Bruce Frankel is a seasoned journalist with USA Today and People magazine, New York Times best-selling author, and poet. His new book What Should I do with the Rest of My Life?features twelve intimate, inspiring stories of second-half success (post age 60), celebrating people who refused to let illness, stereotypes, and assumptions about aging stop them from realizing their dreams of becoming, among other things, an artist, athlete, activist, inventor, entrepreneur, dancer, teacher, filmmaker, psychologist, writer, and the nation’s oldest park ranger. They all created their paths by walking on it.
On the Lookout: Baby Boomer Trends (Part 1): The baby boom generation has broken the mold at every stage. And experts have been predicting that the 78 million people born between 1946 to 1964 will again, through sheer force of numbers, remake life in the US as they age. Trends include: a) Credit card debt eroding a future leisurely, happy-go-lucky retirement, b) boomers are very adaptable, and downsizing early to live with less and shake consumerism, c) they are starting companies, on average more successful than younger entrepreneurs, and d) companies and non-profits are enacting new policies to attract and retain encore career builders.
Sign Up NOW to Support the Caregiver Corps!: Of all the issues of the day that people are focused on, none comes remotely close to the consequences of the insufficient numbers of quality caregivers for seniors -- on individual, family, community, national and worldwide levels. Janice Lynch Schuster is calling for White House attention to support creation of a Caregiver Corps, along the model of the Peace Corps, attracting young job seekers or those in the encore phase of their careers to serve. It is time for our society to deal with a complex problem for which there will never be enough money. Google Caregiver Corps and sign the petition!
The Poetry of Aging and the Aging of Poetry: Poetry is emotion recollected in tranquility, having healing powers to help people through difficult times to survive trauma, as well as benefit the brain by bringing structure to chaos, mitigating stress by helping us reorganize our world. Poetry can be a harbor for caregivers of the elderly to see that they are not alone and even discern a path for our hearts that might otherwise be blocked. Poetry about aging and all human experience can express both fierce determination to continue in the face of loss and the death of a loved one with a tenderness toward existence. It gives us the grace of the language of the heart.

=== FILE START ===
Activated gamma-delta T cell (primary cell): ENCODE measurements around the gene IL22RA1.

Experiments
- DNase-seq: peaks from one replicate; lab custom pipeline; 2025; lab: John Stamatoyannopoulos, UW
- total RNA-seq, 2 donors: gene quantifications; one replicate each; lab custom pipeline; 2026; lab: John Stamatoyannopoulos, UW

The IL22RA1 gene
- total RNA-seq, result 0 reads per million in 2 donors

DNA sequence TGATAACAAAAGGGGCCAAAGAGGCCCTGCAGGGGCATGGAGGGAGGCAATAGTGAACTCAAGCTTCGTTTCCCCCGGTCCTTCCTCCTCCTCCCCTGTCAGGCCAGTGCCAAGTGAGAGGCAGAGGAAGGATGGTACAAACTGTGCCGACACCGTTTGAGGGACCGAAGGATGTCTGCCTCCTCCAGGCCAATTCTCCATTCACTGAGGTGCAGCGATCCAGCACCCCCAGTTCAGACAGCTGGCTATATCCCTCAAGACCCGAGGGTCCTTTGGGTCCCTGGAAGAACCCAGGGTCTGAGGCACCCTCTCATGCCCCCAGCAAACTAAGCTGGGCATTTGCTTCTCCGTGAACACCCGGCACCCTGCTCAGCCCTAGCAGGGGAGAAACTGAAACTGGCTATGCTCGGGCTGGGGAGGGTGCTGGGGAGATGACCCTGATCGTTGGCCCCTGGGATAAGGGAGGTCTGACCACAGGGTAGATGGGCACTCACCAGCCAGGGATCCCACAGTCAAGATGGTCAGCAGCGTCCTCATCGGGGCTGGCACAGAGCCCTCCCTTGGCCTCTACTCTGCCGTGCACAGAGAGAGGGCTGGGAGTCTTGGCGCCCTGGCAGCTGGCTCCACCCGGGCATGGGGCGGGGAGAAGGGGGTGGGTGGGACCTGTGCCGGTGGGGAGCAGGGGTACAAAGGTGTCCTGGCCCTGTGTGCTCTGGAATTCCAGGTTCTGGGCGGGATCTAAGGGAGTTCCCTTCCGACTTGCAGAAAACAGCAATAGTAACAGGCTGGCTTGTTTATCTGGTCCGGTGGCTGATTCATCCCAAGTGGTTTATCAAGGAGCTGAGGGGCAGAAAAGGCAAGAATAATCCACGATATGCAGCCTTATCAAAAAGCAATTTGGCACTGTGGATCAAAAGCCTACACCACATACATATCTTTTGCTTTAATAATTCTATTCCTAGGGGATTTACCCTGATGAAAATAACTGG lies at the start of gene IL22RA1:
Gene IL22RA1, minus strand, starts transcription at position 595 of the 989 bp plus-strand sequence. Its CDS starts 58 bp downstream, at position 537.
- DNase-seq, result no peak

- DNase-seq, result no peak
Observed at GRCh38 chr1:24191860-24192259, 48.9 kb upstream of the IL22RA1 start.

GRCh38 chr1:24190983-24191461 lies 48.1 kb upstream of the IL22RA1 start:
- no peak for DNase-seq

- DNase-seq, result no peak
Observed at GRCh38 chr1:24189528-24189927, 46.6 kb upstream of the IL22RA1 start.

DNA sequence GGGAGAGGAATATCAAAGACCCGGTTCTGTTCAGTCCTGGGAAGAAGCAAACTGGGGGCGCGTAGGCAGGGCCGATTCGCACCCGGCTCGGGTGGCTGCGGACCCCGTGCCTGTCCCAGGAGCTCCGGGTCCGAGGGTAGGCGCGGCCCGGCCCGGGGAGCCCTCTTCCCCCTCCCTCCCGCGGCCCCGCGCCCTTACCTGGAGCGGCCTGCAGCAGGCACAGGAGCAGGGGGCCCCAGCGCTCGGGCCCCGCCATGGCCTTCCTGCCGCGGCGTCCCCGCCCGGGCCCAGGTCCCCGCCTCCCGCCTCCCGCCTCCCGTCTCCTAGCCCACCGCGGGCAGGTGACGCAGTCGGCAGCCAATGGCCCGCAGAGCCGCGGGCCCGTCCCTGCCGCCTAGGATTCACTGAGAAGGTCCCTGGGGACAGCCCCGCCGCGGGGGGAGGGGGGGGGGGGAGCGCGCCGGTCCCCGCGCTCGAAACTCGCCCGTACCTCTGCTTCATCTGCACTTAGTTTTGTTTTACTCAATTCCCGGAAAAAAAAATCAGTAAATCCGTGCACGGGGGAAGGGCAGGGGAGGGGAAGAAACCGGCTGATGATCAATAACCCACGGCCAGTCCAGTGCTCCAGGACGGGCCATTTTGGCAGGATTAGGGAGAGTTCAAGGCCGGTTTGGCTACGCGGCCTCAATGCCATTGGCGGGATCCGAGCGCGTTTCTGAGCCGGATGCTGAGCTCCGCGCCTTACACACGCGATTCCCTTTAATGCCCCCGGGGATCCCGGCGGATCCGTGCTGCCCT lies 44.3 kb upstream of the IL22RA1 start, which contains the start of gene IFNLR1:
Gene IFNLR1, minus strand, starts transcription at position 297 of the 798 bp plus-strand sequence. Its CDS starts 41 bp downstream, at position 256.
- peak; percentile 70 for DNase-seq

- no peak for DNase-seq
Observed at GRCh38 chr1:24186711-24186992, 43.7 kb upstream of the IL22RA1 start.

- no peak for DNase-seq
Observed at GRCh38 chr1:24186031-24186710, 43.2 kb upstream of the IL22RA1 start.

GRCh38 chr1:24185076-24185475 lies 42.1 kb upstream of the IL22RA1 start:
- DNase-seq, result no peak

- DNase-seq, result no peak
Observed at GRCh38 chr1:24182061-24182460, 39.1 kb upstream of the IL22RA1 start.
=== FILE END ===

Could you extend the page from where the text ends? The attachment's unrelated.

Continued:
Embracing the Daunting Questions in Life without Fear: “Pre-existing conditions” are the primary reason paralysis sets in when we are trying to change, holding us back from taking the next step. These external forces are often the things we commonly use to internally argue ourselves out of possibilities. Whether it is to go back to work after having raised a family, or taking a first job, or starting a business, focus on small steps and the journey, plus assess each potential downside of taking an action. Quite often we can live with the small sidesteps or setbacks, and even better never experience them in the first place. Cut fear down to size.
Workforce Longevity as an Economic Engine: SURPRISE! Recent research by the Brookings Institute and funded by the Social Security Administration shows that older workers between ages 60-75 are more productive, in demand and better paid than those age 25 to 59 in similar roles. A key contributor is how over the past 25 years, educational credentials have improves, both absolutely in numbers and in comparison to younger work groups. And guess what? Studies are also showing that retirement (in the classic passive sense) actually shortens life span in absence of becoming not just health and exercise minded, but engaged in other intellectual and social endeavors.
Volunteering – Giving Back to Move Forward: To those who do not know what to do or are frustrated as they seek work with no callbacks for job interviews, the best advice is simple: Get up, get out, and do something for someone else. Doing good makes us feel good, plus reduces stress, boosts confidence, engages us in new ways (brain cell growth for self-esteem!), helps acquire new skills, and connects us with new networks = new possibilities. To those who take up the call, a blank page will open to write a new life story.
Copyright The Larsen Group: Architects of Change 2008